Not so fast, cowboy. Apparently the French changed their mind because the deal was too risky, the collateral belongs to RDA not to CITGO Petroleum, so the deal fell through, the French walked away, and so far no one else showed up to take their place.
So what’s happening at RDA right now? Nothing.
This week we were treated to a picture opportunity as so called 100 badges were handed out at the Lab Building to so-called 100 workers of four so-called major contractors entrusted with the rehabilitation of the refinery.
Which is a partial fabrication! There are presently some people working at RDA but their work has to do with safety, not rehabilitation. The maintenance people are just making sure the area is safe for the estimators, charged with estimating, the scope of work, and the size of the investment required.
At the moment, they have no clue if $600 or $700 million are required to resurrect RDA, idle since 2012 when it was shut by the previous operator, U.S. Valero Energy.
Guestimating how much money would be required is a difficult task, and until they know how much they will be asked to spend, CITGO senior management is afraid to pull the trigger.
And don’t believe anything else anyone tells you.
You should also know that, PDV MANTENIMIENTO N.V., is bringing in Venezuelans to work in the refinery rather than hiring good, experienced Arubans who are standing outside the gates ready, willing and able to go to work.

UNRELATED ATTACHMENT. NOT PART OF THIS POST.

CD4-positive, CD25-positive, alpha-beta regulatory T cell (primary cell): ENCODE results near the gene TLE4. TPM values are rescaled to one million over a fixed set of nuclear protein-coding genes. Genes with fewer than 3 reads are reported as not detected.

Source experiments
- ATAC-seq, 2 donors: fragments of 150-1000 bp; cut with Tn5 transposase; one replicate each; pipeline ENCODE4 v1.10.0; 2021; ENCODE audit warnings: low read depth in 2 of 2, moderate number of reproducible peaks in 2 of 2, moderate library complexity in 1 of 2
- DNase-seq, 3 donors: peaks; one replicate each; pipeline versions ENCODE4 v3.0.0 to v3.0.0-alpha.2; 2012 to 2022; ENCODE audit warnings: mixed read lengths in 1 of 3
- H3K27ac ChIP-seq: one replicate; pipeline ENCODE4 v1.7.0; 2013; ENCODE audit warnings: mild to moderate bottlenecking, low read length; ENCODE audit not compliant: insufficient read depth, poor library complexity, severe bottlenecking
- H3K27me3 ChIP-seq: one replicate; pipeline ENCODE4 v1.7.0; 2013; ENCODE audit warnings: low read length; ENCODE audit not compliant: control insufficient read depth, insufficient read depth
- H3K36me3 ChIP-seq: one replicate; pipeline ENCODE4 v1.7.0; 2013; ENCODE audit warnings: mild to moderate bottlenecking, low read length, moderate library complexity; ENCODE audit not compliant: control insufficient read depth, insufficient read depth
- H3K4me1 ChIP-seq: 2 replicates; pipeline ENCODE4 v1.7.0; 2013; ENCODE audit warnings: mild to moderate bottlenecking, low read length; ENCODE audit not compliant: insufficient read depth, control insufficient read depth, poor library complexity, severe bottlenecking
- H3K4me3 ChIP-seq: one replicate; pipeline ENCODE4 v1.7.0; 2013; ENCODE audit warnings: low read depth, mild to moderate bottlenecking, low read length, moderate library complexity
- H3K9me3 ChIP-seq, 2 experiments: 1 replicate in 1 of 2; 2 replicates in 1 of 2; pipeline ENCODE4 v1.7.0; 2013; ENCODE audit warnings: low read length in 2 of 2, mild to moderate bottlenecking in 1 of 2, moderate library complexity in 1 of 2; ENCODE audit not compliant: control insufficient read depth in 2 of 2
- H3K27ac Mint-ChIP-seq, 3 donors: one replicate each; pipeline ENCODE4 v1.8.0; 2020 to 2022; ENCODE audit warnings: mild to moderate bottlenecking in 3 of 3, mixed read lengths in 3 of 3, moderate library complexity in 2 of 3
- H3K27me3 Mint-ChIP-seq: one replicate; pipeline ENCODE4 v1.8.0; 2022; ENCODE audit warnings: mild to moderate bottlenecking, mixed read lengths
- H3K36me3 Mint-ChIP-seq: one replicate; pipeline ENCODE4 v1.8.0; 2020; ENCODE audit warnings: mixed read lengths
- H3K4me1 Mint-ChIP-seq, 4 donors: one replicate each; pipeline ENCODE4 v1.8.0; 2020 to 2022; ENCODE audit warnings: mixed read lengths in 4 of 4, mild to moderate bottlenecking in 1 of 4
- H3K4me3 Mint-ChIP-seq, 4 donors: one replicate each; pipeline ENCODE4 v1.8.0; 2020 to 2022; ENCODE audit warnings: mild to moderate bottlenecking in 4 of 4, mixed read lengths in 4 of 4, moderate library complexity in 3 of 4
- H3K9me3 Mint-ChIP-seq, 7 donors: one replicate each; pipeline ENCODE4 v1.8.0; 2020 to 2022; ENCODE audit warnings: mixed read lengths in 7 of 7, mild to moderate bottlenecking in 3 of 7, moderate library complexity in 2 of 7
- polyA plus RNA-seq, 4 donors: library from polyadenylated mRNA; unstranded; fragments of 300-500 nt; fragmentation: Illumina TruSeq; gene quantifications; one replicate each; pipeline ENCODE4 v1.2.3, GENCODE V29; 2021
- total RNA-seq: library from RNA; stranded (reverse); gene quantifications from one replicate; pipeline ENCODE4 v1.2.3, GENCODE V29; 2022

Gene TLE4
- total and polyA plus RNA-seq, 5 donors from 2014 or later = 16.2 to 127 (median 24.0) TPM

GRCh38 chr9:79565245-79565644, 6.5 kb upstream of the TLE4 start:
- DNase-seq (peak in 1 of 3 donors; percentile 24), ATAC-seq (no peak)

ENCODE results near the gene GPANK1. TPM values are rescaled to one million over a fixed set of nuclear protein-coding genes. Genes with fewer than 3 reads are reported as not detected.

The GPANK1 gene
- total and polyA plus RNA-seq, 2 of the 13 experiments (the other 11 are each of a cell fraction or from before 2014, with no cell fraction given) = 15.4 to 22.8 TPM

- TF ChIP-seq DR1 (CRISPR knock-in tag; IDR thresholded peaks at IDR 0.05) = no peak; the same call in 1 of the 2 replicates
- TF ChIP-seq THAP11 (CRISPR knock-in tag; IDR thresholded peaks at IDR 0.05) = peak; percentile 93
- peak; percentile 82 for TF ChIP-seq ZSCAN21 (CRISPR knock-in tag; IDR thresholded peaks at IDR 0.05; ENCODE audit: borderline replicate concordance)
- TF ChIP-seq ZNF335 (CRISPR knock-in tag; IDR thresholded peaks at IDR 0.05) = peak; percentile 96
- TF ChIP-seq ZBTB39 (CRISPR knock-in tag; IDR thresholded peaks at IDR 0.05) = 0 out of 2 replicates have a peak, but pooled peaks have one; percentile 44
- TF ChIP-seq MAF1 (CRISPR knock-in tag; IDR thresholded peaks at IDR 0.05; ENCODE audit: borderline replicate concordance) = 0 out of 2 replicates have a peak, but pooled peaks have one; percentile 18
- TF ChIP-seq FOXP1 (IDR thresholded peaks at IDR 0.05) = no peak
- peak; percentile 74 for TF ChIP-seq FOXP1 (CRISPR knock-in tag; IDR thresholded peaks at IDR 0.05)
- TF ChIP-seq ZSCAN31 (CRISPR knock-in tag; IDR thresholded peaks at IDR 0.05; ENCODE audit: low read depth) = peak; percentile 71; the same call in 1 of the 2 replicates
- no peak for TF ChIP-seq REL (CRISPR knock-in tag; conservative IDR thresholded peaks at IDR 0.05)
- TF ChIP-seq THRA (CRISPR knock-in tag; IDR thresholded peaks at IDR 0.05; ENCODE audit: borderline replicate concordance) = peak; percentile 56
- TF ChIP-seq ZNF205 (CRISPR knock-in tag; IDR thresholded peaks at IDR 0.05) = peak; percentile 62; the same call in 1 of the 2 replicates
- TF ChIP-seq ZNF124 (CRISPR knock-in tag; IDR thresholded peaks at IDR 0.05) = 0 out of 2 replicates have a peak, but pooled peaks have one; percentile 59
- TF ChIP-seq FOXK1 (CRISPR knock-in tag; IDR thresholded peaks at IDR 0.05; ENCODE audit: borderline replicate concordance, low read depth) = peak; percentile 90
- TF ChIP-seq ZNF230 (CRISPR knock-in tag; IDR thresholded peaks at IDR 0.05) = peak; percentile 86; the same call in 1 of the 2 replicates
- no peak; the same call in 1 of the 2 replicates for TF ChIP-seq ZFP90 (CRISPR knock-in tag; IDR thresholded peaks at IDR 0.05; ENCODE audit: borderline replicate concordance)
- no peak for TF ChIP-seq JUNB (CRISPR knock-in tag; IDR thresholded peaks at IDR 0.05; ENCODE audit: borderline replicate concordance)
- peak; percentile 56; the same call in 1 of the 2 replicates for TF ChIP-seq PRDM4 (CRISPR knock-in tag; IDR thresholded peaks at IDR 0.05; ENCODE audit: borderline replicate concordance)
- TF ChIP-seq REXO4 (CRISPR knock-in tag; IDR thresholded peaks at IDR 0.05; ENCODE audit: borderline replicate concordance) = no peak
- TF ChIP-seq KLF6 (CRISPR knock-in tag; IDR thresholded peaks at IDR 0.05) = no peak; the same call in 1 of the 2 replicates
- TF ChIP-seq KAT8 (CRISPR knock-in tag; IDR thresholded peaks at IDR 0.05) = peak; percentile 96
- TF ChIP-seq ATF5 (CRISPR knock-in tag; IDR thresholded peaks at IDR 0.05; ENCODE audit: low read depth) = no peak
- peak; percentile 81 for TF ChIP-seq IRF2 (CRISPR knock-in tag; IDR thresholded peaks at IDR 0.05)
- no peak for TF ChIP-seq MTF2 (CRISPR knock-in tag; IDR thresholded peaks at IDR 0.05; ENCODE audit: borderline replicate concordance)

My upcoming book launch and a compliment to TeleAruba
We were doing the walk-thru at the Arubiana-Caribiana department of the library on Bachstraat #5 yesterday, discussing sound, light and ceremony for the upcoming launch of my first book, it’s a hint, there might be others, on March 15th.
The book was compiled and edited by my girlfriend Karin Swiers from articles I wrote for The News, the English paper, between 1992 and 2002, imagine, that’s 25 years ago.
Padu Lampe will be getting the first copy, because I wrote about him frequently.
At the time, print-executive Fernando Schouten, Oranjestad printing, suggested I could/should write for the newspaper, The News, his sister Sonia Wever-Schouten was running from the next door set of offices on Italienstraat.
True to the adage that “when the student is ready the teacher appears,” I went home and knocked out a column.
It wasn’t so easy. I labored over every word. Every nuance. It took a long time to complete and polish every piece. It felt like I was threading beads, bead after bead, word after word to make a pretty necklace. I still feel like that about writing: I just put words together, pearl after pearl, to string my thoughts together.
The columns compiled in the book talk about Aruba and its people. At the time I was blindly in love with the island, and the columns served as love notes. Sonia Wever-Schouten proof-read the text, Eric Boeldak took pictures to accompany it, and Mauro Jones laid it out for the presses.